Pacific Rim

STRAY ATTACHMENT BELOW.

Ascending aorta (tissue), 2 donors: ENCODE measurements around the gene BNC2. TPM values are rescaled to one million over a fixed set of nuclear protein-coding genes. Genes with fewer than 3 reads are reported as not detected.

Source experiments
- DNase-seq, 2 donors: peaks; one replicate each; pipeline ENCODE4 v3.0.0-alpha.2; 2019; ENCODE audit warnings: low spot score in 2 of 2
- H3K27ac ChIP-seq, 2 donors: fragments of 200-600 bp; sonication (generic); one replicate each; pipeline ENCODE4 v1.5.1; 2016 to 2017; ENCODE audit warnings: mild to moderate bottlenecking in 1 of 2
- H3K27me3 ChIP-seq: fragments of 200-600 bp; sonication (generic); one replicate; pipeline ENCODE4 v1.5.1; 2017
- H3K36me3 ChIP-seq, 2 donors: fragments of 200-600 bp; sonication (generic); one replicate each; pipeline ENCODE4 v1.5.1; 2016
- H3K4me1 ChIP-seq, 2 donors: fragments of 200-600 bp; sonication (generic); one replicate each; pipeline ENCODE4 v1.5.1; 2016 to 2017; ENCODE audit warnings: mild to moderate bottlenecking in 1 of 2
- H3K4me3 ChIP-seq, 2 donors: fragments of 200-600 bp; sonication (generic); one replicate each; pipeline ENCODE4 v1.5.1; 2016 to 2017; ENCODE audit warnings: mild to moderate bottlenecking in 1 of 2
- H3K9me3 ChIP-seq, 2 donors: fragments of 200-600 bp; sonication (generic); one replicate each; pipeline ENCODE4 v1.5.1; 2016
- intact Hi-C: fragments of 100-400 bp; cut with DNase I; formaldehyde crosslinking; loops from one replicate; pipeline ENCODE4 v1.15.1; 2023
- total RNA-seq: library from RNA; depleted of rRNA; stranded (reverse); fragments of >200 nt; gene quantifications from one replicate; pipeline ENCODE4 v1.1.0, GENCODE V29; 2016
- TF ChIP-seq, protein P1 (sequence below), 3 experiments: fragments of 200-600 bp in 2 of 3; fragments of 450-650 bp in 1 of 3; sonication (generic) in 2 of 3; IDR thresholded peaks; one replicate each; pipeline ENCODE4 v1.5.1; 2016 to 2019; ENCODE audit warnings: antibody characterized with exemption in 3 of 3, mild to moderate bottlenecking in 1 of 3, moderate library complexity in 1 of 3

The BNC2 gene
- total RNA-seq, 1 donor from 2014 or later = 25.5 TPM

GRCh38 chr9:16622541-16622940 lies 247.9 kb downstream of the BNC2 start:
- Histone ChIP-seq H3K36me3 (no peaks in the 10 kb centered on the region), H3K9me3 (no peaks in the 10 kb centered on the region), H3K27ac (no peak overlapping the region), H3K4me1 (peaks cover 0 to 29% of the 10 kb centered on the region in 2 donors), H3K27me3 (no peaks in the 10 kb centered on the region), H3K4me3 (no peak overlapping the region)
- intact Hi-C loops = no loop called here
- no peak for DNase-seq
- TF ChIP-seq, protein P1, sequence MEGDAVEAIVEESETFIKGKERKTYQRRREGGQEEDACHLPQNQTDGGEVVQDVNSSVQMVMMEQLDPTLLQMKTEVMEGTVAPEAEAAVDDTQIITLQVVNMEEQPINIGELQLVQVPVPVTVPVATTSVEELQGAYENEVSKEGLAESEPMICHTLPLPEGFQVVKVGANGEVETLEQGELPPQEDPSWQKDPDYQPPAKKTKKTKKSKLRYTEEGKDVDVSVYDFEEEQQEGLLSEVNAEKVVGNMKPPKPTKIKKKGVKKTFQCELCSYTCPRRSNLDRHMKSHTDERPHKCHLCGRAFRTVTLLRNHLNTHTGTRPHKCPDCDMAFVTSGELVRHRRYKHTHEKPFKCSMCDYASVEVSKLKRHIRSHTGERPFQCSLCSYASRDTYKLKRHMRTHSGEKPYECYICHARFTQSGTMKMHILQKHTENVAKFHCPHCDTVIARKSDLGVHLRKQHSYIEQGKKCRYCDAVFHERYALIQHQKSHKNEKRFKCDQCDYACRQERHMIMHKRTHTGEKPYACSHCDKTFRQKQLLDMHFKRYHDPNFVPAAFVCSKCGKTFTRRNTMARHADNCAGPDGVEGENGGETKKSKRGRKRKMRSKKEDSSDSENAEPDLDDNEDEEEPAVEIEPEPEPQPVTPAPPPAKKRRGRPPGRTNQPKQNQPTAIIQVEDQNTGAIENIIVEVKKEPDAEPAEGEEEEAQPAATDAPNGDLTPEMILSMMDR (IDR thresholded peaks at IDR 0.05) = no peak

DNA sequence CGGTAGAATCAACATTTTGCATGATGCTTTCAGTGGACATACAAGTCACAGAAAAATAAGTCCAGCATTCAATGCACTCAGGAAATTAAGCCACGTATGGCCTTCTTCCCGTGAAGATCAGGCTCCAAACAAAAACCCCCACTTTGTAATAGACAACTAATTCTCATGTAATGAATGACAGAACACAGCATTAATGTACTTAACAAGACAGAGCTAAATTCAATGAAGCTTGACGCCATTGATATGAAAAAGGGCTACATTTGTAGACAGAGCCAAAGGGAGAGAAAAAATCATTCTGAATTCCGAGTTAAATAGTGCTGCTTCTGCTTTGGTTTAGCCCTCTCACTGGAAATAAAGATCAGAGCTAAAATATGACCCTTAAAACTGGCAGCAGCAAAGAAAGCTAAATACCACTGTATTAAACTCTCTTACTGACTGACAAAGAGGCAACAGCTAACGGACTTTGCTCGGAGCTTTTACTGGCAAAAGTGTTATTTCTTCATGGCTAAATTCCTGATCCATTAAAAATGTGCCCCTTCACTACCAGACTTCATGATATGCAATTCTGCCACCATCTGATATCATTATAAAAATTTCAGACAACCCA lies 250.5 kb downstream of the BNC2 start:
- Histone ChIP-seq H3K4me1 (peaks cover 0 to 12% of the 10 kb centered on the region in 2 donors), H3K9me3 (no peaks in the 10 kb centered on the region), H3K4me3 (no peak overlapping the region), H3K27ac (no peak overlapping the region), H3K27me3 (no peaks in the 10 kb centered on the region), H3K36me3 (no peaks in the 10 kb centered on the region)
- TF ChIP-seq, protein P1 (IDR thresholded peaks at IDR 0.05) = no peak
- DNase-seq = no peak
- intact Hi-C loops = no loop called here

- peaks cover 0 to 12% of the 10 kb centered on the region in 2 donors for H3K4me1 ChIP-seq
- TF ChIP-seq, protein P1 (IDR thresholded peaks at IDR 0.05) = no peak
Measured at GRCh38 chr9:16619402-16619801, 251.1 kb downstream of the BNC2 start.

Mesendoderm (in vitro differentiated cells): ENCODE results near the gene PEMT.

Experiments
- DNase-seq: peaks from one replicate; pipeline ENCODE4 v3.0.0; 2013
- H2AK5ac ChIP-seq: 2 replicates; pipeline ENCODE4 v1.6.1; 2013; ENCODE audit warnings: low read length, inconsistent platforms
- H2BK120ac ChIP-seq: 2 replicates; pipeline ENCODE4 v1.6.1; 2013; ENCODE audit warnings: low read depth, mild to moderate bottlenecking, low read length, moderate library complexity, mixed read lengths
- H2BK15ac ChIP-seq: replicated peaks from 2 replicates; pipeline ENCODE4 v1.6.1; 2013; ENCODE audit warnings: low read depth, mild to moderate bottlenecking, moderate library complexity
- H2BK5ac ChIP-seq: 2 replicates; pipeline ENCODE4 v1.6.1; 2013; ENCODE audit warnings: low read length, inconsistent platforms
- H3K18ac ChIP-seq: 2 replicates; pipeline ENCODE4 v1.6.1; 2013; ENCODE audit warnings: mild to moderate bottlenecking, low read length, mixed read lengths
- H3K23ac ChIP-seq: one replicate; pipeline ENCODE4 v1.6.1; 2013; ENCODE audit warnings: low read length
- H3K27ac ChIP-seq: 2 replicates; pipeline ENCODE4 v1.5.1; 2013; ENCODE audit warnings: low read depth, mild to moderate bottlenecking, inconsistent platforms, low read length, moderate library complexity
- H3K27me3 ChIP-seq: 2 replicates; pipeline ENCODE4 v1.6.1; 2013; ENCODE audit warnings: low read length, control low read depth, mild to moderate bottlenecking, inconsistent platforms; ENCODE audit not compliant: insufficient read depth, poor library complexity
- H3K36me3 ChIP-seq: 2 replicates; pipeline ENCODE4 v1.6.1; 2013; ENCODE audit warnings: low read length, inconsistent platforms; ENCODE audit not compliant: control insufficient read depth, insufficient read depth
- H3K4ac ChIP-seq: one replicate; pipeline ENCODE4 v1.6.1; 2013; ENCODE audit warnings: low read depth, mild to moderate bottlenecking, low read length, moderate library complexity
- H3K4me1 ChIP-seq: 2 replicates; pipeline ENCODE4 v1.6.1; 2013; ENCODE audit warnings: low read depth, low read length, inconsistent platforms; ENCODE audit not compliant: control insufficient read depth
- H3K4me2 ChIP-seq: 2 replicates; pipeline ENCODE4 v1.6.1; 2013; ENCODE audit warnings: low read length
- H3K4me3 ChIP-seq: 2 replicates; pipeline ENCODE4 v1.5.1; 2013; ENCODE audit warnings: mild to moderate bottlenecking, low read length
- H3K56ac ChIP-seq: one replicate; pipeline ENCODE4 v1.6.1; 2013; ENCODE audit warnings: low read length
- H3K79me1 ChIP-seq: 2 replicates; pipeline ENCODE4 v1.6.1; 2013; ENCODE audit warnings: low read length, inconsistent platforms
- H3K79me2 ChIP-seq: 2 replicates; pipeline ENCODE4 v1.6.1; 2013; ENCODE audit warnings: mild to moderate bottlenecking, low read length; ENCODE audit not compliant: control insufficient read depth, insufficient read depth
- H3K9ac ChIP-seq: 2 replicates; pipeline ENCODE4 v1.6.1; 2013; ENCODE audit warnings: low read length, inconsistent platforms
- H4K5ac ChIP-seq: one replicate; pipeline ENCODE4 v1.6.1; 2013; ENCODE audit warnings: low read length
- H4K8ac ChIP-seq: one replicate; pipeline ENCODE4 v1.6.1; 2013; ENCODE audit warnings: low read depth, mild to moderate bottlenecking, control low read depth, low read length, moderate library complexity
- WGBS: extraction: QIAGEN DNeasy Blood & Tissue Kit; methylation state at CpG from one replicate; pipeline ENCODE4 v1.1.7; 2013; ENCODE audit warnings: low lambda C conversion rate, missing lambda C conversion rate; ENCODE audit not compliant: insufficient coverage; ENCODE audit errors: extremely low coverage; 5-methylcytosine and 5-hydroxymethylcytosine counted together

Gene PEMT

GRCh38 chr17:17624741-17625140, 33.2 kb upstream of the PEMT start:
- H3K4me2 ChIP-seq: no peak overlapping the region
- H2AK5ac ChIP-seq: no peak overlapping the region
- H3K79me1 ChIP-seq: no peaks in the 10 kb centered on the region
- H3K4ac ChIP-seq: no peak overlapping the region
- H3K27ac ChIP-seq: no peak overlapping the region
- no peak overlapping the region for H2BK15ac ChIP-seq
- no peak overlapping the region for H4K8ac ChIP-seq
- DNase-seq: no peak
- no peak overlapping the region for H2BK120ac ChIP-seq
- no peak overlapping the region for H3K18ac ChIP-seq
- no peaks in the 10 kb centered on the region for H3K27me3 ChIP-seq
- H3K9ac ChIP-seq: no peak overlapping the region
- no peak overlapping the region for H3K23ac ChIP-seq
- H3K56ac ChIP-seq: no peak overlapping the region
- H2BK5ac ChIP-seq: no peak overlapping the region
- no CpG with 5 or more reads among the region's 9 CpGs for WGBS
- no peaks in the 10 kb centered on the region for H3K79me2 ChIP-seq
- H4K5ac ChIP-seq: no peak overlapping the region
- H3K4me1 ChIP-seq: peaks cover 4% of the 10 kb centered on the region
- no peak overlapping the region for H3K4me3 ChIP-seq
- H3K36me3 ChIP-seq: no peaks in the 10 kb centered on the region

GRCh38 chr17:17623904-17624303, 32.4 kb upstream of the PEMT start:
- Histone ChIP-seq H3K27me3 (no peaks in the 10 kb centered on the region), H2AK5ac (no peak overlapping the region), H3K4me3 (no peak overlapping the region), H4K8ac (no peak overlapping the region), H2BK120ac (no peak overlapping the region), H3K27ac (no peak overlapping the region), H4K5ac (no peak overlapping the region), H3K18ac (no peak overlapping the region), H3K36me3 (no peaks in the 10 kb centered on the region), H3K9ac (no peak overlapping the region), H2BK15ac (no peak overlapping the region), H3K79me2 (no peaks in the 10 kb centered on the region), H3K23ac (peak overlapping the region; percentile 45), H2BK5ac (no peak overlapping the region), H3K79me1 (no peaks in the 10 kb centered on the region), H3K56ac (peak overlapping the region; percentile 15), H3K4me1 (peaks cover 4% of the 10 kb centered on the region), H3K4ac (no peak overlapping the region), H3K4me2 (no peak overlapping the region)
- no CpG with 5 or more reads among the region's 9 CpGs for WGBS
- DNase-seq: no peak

This poster is taken from a scene in the prologue to Guillermo Del Toro's Pacific Rim,  the summer's undisputed blockbuster to beat. The poster depicts a crippled gargantuan robot pulling itself out of the surf, its electronic innards dangling, bits falling onto the beach. It's bent but not destroyed. Two small figures at the lower left-hand side of the poster are diminished by the goliath. Those folks are us. The moviegoers. And the robot is, well, the film. Audiences will be awed and overwhelmed by this picture because of its size and, well, elegance. Del Toro, a true cinematic visionary (witness Pan's Labyrinth), has crafted an enormous and enormously engrossing multi-culti adventure tale of the human race's refusal to give in to what appears, based on the numbers, to be certain annihilation. Leading the intrepid battle is Stacker Pentecost, played by the redoubtable Idris Elba. Pentecost is one of the veteran "pilots" of the gigantic robots, called Jaegers (as in -meister) that have been battling a species of really nasty amphibious beasts (kaijus) from the center of the earth. These malevolent creatures use a portal that leads them to us and because they are aquatic they've wreaked most of their havoc on coastal cities. The suits have about had enough and want to build a wall too big for the kaijus to scale rather than continue to fund the jaeger program. Pentecost isn't hearing it and goes to ace pilot Raleigh Becket (Charlie Hunnam of Sons of Anarchy) to coax him out of retirement (he and his brother were at the helm of the damaged Jaeger on the poster) to wage one last attack on the kaiju's portal and save humankind. It's Class A story craft with an abundance of grace notes provided by a world class assortment of featured characters played by Charlie Day, Burn Gorman and Ron Perlman. The heart of this greatly affecting film is in the relationship between Elba's Pentecost and junior pilot Mako Mori (the lovely Rinko Kukichi). Loud, cartoonish violence, but little blood. Highly Recommended.

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